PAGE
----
Sci. Aging Knowl. Environ., 5 May 2004
DNA-break repair pathway poops out in older cells
Like students whose motivation level wanes as summer nears, a molecular crew that mends fractured DNA gets lazy toward the end of an animal's life, according to new work. The findings spotlight a pathway whose breakdown could explain how elderly genomes become riddled with errors, which boosts cancer risk.
Older cells rack up large DNA deletions and rearrangements. Such scars often appear because cells fail to fix a type of damage in which both DNA strands break. Cells copy missing information from an unscathed sister strand into the frayed region, a process called homologous recombination, or they use one of several methods of nonhomologous end joining to fuse the ragged ends. Mice and humans with defects in these repair mechanisms display symptoms of premature aging (see Cheng and Bohr Perspective). These observations suggest that the ability to patch double-strand breaks helps keep creatures young. Furthermore, normal animals accumulate these breaks as they grow older, raising scientists' suspicions that the ability to combat such insults diminishes with age. Although researchers had previously shown that other types of DNA repair falter with age, no one had established an age-dependent decline in pathways that target double-strand breaks.
To address the question, Vera Gorbunova, a molecular gerontologist at Baylor College of Medicine in Houston, Texas, and colleagues experimented on cultured human connective tissue cells called fibroblasts. The researchers tracked nonhomologous end joining in young, middle-aged, and old fibroblasts by infusing the cells with a tattered DNA snippet that encodes a green fluorescent protein. Because cells make this protein only after mending the template's broken ends, the proportion of green cells reflects fix-it capability. End-joining efficiency declined in middle-aged cells compared with young cells, and it dropped even further--nearly fivefold--in old cells. Sequencing the repair junctions of the green cells' DNA revealed that young cells mended DNA precisely, whereas the others frequently harbored gaps at these sites. Among cells with such deletions, the old group didn't appear to apply a certain nonhomologous end-joining mechanism that the young and middle-aged cells often used. Taken together, the findings could help explain how elderly genomes get fouled up. "Double-strand break repair becomes less efficient and sloppier," Gorbunova says.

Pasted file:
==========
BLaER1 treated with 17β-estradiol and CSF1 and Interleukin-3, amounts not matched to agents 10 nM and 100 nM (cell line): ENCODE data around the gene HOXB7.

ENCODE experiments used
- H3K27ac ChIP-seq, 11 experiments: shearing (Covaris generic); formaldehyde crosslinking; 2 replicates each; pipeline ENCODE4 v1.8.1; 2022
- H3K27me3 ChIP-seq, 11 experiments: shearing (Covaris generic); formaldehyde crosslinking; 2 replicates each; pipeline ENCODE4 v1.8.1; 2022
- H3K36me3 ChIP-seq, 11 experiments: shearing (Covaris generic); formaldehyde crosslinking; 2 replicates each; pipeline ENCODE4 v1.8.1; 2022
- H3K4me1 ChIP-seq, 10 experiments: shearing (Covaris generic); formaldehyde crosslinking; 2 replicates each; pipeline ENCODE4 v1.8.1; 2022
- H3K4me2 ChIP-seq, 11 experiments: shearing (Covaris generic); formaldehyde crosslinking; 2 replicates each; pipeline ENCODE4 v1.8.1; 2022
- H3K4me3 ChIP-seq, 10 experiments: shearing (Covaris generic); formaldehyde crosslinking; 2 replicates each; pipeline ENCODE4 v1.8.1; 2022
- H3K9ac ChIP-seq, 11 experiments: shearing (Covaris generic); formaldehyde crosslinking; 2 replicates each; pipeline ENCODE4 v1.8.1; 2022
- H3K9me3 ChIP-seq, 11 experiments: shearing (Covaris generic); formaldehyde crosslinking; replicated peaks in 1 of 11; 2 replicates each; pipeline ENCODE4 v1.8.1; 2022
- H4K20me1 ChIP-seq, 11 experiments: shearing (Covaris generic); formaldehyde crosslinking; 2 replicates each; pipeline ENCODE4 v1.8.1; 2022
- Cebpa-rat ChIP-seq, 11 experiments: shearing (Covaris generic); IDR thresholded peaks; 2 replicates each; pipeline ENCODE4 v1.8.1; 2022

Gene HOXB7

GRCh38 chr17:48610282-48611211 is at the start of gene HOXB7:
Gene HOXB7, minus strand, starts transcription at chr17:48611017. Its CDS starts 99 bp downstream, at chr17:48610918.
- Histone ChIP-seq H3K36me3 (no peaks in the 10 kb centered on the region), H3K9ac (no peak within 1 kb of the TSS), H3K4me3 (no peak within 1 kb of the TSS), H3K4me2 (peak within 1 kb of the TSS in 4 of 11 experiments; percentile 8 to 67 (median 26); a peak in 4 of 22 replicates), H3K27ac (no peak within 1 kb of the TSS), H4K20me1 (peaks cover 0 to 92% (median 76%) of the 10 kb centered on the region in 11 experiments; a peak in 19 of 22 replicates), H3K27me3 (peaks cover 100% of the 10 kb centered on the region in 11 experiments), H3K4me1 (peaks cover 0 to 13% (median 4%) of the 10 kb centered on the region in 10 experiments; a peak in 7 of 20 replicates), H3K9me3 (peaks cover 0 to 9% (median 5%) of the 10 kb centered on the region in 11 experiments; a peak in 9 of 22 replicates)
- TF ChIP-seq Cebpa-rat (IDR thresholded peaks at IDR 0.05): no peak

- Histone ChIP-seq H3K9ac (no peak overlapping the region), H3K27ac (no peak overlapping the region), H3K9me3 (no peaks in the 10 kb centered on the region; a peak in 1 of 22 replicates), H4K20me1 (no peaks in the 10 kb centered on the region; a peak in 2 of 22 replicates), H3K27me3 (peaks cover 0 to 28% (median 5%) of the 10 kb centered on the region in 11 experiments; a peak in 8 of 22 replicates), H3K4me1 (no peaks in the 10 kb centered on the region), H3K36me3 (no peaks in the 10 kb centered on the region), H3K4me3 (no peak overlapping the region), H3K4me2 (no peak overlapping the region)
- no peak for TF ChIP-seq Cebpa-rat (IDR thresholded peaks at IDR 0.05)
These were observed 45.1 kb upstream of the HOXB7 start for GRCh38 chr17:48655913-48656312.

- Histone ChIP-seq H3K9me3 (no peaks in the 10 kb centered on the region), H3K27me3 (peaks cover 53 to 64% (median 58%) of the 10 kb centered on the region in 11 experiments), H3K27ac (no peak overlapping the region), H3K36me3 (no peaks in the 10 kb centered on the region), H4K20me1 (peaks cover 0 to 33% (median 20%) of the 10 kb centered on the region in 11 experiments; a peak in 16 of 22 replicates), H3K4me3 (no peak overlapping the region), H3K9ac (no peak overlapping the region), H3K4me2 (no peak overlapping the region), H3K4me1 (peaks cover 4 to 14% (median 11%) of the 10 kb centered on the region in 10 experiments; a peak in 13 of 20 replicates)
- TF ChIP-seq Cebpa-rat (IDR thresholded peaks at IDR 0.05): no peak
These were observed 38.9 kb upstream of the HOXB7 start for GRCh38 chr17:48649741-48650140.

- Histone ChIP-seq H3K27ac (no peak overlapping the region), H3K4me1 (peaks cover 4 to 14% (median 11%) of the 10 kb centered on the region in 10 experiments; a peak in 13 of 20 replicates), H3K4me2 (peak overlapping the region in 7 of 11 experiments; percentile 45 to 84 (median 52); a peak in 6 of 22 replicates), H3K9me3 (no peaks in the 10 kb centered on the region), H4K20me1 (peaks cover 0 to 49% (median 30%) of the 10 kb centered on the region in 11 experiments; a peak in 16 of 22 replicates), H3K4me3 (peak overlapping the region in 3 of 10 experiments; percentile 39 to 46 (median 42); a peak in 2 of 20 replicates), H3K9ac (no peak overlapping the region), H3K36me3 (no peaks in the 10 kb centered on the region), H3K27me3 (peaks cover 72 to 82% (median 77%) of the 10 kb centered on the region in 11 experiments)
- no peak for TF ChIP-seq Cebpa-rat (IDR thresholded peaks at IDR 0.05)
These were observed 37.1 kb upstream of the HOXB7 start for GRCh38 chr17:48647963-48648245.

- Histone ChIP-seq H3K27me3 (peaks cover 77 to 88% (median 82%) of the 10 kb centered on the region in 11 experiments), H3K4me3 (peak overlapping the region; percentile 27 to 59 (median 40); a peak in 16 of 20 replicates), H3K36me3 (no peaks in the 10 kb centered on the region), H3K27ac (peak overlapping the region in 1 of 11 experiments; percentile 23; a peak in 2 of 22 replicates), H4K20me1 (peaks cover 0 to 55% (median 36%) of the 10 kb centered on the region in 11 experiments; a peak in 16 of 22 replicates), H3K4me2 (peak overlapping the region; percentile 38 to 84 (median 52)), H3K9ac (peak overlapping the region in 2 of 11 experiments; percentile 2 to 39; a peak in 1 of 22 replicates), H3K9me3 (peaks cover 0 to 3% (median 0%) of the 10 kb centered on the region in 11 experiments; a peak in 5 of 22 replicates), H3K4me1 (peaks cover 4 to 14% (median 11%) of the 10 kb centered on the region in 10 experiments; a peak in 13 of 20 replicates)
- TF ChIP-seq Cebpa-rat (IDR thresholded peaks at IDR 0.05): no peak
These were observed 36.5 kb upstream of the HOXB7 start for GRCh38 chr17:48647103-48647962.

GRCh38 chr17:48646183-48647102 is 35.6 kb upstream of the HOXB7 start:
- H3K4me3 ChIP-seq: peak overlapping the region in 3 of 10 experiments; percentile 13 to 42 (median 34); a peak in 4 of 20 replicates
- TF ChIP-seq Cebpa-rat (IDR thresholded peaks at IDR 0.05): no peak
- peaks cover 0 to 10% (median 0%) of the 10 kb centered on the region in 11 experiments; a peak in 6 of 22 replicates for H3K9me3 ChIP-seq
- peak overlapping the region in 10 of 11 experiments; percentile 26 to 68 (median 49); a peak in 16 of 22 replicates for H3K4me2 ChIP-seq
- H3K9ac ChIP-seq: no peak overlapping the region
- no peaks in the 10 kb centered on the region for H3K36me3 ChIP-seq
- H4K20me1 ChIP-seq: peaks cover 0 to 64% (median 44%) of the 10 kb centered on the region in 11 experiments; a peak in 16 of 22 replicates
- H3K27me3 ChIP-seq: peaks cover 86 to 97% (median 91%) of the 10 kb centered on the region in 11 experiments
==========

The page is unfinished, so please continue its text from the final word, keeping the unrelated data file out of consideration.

According to biologist Philip Hanawalt of Stanford University, the work "clearly documents a striking difference" in the ability of young and old fibroblasts to refurbish double-strand breaks. He and Gorbunova caution that laboratory-grown cells might not mimic the behavior of their counterparts inside an animal. If the work pans out, however, it might help explain why the incidence of cancer increases exponentially with age, says Thomas Kunkel, a molecular geneticist at the National Institute of Environmental Health Sciences in Research Triangle Park, North Carolina (see "Dangerous Liaisons"). Tumor cell DNA teems with errors, and the work supports the notion that deteriorating double-strand break repair contributes to this phenomenon, Kunkel says. It also encourages further research into why the DNA-break repair crew fails to make the grade at the end of our lives.
May 5, 2004
Suggested by Nick Bishop.
Science of Aging Knowledge Environment. ISSN 1539-6150